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          • #6
            i believe cavitation in centrifugal pumps is primarily caused by using too much pump for not enough water.
            ie- trying to pump more than can be supplied.

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            • #7
              Also cavitation is caused by too low an output pressure...
              Precision takes time.

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              • #8
                Originally posted by Ian B
                BM,

                Isn't cavitation caused by too little pressure in the suction line? Increasing NPSH is the most usual way that I've seen to stop it, either by using a suction booster pump, less lift height or larger diameter suction piping.

                Ian
                Err, Yes sorry, Too little pressure (Too much vacuum)
                Play Brutal Nature, Black Moons free to play highly realistic voxel sandbox game.

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                • #9
                  Originally posted by Black_Moons
                  An air bubble in the system should not cause it as any air that gets carried into the pump will be pumped out and then its no longer a problem.

                  Cavitation results in lowered efficiency while it occurs and mechanical erosion of the pumps working surfaces.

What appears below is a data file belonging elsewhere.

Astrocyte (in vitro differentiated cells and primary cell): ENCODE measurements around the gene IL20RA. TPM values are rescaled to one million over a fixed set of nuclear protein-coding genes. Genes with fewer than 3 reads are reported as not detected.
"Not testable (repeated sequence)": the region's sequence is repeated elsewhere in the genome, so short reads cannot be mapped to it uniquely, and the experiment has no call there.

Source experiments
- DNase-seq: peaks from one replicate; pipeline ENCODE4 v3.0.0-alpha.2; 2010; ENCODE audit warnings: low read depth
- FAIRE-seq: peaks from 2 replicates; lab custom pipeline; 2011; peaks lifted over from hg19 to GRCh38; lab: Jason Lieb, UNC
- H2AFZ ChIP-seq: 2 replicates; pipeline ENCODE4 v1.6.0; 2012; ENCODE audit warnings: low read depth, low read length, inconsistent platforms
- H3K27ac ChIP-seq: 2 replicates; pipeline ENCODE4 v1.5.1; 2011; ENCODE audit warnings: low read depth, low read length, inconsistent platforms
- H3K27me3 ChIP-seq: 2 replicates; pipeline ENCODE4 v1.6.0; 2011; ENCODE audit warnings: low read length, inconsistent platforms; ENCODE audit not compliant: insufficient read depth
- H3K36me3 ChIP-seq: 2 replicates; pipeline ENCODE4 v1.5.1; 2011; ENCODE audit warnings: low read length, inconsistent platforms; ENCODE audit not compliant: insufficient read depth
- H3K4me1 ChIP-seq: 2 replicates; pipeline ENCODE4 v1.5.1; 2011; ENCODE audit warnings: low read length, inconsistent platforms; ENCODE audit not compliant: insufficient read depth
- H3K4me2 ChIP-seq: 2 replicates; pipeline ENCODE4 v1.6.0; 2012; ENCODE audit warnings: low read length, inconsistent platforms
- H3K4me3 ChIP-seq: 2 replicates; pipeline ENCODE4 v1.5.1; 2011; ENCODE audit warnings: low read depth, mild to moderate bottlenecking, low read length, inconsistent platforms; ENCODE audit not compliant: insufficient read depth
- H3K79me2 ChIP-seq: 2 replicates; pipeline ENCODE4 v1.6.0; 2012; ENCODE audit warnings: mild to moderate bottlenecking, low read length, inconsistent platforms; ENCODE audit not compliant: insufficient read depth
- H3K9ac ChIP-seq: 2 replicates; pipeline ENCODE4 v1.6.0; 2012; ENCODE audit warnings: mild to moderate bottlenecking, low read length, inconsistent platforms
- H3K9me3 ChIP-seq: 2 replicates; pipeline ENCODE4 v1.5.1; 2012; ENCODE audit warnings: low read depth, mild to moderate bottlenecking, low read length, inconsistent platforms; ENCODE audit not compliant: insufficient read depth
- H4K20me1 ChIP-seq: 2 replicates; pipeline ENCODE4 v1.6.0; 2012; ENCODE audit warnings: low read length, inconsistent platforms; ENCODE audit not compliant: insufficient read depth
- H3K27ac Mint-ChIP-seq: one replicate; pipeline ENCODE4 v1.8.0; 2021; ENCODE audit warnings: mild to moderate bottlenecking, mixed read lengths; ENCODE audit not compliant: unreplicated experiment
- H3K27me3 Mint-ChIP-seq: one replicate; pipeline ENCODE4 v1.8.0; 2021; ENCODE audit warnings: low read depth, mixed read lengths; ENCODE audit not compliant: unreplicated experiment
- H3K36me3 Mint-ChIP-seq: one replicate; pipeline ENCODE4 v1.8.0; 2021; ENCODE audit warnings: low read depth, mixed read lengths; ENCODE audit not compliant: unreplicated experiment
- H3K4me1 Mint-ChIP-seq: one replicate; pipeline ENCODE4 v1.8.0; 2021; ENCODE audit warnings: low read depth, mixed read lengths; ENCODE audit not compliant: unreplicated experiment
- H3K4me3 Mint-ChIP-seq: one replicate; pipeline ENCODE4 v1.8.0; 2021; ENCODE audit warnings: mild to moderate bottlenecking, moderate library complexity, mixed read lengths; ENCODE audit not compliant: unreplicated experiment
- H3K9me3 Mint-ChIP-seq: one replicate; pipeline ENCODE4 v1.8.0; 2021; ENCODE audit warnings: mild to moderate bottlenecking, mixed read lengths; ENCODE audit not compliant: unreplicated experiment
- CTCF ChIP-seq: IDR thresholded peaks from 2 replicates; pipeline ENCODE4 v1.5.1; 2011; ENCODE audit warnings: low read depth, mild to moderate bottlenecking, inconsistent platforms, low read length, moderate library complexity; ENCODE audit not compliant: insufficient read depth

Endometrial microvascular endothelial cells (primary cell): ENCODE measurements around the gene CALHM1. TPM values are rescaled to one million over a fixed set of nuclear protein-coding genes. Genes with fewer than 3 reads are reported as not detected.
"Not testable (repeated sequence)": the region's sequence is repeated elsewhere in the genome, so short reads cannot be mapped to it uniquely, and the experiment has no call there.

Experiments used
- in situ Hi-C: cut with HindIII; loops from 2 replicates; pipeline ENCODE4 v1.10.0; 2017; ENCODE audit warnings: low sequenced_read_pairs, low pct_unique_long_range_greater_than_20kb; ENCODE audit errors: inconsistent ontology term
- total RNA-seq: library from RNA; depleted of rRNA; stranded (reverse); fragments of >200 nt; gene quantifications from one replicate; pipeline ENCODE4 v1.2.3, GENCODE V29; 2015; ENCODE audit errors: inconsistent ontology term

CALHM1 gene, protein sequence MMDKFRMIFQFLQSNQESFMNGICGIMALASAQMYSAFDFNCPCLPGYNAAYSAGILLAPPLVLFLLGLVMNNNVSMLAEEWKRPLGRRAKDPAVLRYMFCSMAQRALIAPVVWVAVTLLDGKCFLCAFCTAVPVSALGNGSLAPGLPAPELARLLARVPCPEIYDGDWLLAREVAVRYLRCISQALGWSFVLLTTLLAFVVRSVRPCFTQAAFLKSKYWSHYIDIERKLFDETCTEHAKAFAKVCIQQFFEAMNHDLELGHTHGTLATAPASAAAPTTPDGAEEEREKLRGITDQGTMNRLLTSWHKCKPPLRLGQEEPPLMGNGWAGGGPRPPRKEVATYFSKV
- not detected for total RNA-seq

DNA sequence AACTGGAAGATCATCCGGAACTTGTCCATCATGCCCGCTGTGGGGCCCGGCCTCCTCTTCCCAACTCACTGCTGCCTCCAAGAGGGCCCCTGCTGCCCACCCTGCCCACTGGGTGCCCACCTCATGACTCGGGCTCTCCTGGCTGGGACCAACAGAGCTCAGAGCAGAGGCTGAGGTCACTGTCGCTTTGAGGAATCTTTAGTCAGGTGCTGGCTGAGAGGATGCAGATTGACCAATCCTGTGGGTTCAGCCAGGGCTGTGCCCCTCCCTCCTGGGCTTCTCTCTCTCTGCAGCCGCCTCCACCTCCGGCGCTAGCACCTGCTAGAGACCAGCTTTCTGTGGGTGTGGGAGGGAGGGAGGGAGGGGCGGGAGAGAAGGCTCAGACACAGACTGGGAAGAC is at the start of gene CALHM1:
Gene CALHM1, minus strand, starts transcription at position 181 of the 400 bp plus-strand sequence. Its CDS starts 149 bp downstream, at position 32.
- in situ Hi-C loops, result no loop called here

That is what I was trying to get at. I can see where there ARE places in the suction piping where a bubble is not in the direct flow, thus is able to remain there even though the pump seems to be pumping correctly.

                  As an example, imagine a capped riser used for filling the pump case and associated suction piping to achieve initial prime. If air was to get into this riser it really can't get out because there is no flow through the riser, only across the end of it. Or so I imagine!

                  I didn't think this trapped bubble would cause any problems once the pump was initially primed but the manufacture's rep I talked to seemed to imply that any air, anywhere in the suction piping, would tend to promote cavitation.

                  As for how the pump quits working, it is a gradual degradation of performance. Initially a new pump will fill the reservoir in 4-5 days running 24 hrs. a day. At some point (2000-3000 ? hrs. of operation) the pump will fail to develop sufficient pressure to fill the reservoir all the way to the top, even when running 24-7 for 2 weeks or more. Disassembly reveals subtle dimensional differences as compared to new parts, but no obvious signs of erosion of either the bronze impeller or volute. These worn surfaces have don't have an "eroded" appearance, more of a matte or specular color.

                  Dave

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                  • #10
                    I think the significance of a bubble has not been understood. A minute bubble intrained in the fluid will suddenly collapse when it is pressurized. That action will erode the surface of the impeller. If the fluid has any foreign materials such as sand the effect is magnified